- 1867-01-01 - (Creation)
Level of description
Name of creator
A Court of Quarter Sessions was established in Western Australia in 1830 and a Civil Court established two years later. However, as the colony grew and as society became more complex, the judiciary became overtaxed. In the 1850s the equity jurisdiction of the Civil Court was challenged while the courts' jurisdiction in criminal matters was questioned. For these and other reasons, the Supreme Court Ordinance of 1861 was introduced.
The Supreme Court Ordinance (proclaimed on 18 June 1861) provided for a Supreme Court which had the same criminal, common law, and equity jurisdiction as the Courts of Westminister. The Ordinance amalgamated the Court of Quarter Sessions with the Supreme Court and transferred to it a number of functions of the Civil Court. For example, the Supreme Court was empowered to grant probates and letters of administration and given jurisdiction in bankruptcy matters. After 1863, the Supreme Court was also given jurisdiction in matrimonial causes (i.e. divorces).
Under the Ordinance, the officers of the Supreme Court were to be the Chief Justice (Archibald Paull Burt), an Attorney-General, a Master, and a Registrar.
In 1880 a new Supreme Court Act was introduced. The Act which came into force on 1 August 1881, clarified the Court's jurisidiction in admiralty matters and empowered the Chief Justice to make Rules for the conduct of the Court. Provision was also made for the appointment of one or more puisne judges and for the Chief Justice and other judges to sit as a Full Court. Initially, the Full Court could only entertain motions for retrials and pronounce on points of law, but after 1886 it was given the status of a Court of Appeal.
The first sitting of the Supreme Court was held on 3 July 1861 and for the first few years it occupied premises in the Police Court and Gaol Building in Beaufort Street, Perth. In 1863 it moved to the old (1836) Court House in Stirling Gardens and in 1880 moved again to the old (1835) Commissariat Store at the foot of Barrack Street. Despite alterations the Commissariat building was inadequate and in the 1890's work began on a new, purposely-designed courthouse. The new building, completed in 1903, is still the principal seat of the Supreme Court of Western Australia.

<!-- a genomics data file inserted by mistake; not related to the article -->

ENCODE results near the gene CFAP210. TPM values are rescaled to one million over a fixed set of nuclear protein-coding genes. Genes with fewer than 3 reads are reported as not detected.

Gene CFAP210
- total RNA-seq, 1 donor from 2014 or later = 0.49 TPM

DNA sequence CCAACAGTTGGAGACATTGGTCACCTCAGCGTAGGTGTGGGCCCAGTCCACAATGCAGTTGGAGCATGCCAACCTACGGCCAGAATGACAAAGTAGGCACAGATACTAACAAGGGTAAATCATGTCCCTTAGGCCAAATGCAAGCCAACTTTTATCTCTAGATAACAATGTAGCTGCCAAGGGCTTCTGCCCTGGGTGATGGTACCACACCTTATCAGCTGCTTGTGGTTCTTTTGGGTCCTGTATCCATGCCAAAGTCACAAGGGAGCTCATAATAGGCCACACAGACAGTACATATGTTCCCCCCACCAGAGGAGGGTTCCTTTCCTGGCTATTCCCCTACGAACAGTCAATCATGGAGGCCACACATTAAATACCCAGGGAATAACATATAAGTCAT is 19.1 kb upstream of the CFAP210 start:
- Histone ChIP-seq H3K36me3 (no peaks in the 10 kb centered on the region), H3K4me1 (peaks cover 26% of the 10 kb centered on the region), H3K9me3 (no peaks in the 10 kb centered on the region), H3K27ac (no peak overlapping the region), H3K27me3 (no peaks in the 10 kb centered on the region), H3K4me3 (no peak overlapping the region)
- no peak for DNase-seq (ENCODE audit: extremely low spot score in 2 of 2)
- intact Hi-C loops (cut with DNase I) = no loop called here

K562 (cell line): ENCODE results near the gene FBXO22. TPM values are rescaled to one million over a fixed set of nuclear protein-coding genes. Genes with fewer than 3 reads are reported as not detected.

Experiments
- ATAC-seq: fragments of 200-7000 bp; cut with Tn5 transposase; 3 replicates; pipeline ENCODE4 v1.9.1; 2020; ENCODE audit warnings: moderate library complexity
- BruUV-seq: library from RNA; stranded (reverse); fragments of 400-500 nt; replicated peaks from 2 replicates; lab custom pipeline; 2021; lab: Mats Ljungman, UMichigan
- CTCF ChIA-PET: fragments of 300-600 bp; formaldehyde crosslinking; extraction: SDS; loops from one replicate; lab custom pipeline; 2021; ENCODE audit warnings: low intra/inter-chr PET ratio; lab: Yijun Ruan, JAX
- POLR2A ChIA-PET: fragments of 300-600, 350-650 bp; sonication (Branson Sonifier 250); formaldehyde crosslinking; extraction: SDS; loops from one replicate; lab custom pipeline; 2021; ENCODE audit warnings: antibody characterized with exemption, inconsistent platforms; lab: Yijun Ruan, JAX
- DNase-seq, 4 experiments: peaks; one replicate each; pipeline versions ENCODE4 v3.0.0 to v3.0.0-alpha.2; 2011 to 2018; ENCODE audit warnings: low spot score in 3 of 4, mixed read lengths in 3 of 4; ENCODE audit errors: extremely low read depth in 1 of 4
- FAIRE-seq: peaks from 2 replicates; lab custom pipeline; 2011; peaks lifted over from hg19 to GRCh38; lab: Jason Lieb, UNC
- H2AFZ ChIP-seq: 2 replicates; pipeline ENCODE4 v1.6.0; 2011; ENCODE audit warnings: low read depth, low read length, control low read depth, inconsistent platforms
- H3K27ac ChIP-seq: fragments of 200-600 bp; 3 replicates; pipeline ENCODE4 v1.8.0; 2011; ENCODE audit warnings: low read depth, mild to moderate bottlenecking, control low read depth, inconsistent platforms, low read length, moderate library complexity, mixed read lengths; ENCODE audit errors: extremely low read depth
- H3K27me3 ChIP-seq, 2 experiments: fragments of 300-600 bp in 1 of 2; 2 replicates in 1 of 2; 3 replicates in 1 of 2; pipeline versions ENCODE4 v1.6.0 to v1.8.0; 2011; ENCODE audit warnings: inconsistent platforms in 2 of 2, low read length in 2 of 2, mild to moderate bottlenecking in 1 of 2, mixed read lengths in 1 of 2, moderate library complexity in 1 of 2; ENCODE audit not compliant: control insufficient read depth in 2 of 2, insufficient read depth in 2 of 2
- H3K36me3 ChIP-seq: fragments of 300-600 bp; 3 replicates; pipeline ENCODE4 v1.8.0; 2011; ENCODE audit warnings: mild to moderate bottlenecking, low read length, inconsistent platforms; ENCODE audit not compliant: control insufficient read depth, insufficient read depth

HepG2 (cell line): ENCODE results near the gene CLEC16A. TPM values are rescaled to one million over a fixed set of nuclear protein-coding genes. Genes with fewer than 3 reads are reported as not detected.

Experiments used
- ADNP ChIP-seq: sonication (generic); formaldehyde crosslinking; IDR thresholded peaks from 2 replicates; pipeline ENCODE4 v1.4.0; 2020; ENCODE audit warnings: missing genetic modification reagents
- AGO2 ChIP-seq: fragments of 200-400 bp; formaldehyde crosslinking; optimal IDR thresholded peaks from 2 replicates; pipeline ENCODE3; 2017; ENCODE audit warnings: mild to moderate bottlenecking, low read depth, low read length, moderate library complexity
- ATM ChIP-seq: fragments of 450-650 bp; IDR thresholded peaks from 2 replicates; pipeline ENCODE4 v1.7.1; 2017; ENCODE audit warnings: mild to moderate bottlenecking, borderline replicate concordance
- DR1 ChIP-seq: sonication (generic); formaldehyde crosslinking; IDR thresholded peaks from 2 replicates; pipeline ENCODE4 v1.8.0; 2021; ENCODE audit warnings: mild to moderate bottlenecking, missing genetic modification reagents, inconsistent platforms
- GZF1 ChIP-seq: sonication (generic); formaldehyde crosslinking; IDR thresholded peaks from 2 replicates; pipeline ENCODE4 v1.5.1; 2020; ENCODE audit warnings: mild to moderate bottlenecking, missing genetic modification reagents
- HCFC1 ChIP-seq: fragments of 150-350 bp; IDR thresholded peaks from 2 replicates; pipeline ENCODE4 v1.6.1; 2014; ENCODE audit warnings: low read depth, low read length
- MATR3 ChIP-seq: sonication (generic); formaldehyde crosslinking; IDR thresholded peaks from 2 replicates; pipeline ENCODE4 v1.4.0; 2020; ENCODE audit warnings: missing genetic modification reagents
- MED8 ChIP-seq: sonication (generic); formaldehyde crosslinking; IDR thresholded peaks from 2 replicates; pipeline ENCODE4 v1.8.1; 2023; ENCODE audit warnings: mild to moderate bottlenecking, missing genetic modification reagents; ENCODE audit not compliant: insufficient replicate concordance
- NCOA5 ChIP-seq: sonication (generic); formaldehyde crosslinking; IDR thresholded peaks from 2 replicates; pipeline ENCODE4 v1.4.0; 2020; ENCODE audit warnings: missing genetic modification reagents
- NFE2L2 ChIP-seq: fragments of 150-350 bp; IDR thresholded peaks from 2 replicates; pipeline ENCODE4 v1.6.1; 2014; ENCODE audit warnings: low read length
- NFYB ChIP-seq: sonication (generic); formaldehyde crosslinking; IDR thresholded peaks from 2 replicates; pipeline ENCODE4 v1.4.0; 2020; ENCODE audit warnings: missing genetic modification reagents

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Scope and content
The files are mostly concerned with appeals from Local Courts or on matters of civil jurisdiction. However, they do include appeals from Courts of Petty Sessions or Courts of Summary Jurisdiction. Files of appeals relating to indictable offences are at Record Series No. 276. (Criminal Appeals).
There are no accompanying registers of early appeals. From 1924 there are indexes to appeals from the lower courts, orders to review, and cases stated. See Record Series No. 311.
The Registers of Full Court Orders (Record Series No. 298) record orders handed down by the Full Court and these may correspond with the files in cases where an order was given. However, there is no direct link and not every case for which there is a file is entered in these registers eg, there is no entry if no order was given, or if the case was struck off, or agreement was reached prior to the hearing, or where the case was discontinued. The files may include the following information:
1. Appellant's costs of appeal.
2. Summons to parties concerned to attend the Judge in chambers on date of appeal.
3. Certified copy of order of judgement - shows case number, plaintiff, appearance, defendant, particulars of claim, amount claimed, special defence, for whom judgement given, amount of judgement, costs, order.
6. Entry of appeal.
7. Appeal Book - includes notice of appeal, order, sheriff's interpleaders, summons, affidavit of claimant, notes of evidence etc.
8. Papers for Judges.
9. Notice of Appeal.
10. Praecipe for setting down appeal.
11. Case stated.
12. Motion paper.
13. Entry of an order to review (eg, No. 42/1925).
14. Statement of grounds of appeal (eg, No. 42/1928).
15. Certificate of deposit (money for security of costs of appeal).
The party lodging the appeal is the appellant and the party against whom the appeal is lodged is the respondent. The appellant may be either the plaintiff or defendant in a civil case, or the defendant or the Crown in a criminal case. If the Court of Appeal allows the appeal it is said that the appeal is allowed, and the original decision is reversed. If the appeal is rejected the appeal is said to be dismissed and the original decision affirmed.
Files are generally arranged chronologically and to locate an appeal it is necessary to search files for the period following the original hearing. As mentioned above some appeals may be entered in Registers - Full Court Orders (Record Series No. 298). It is not clear how the fragmented series of registers (Record Series No. 189, Record Series No. 190) relate to the files. Record Series No. 203, Full Court lists, are calendars of hearings of the Full Court.
On Consignment Lists for Cons 3677 and Cons 4491 a file number in brackets after the file title refers to the Civil Writ (Record Series No. 201, Record Series No. 576, Record Series No. 577) or the Appeal number.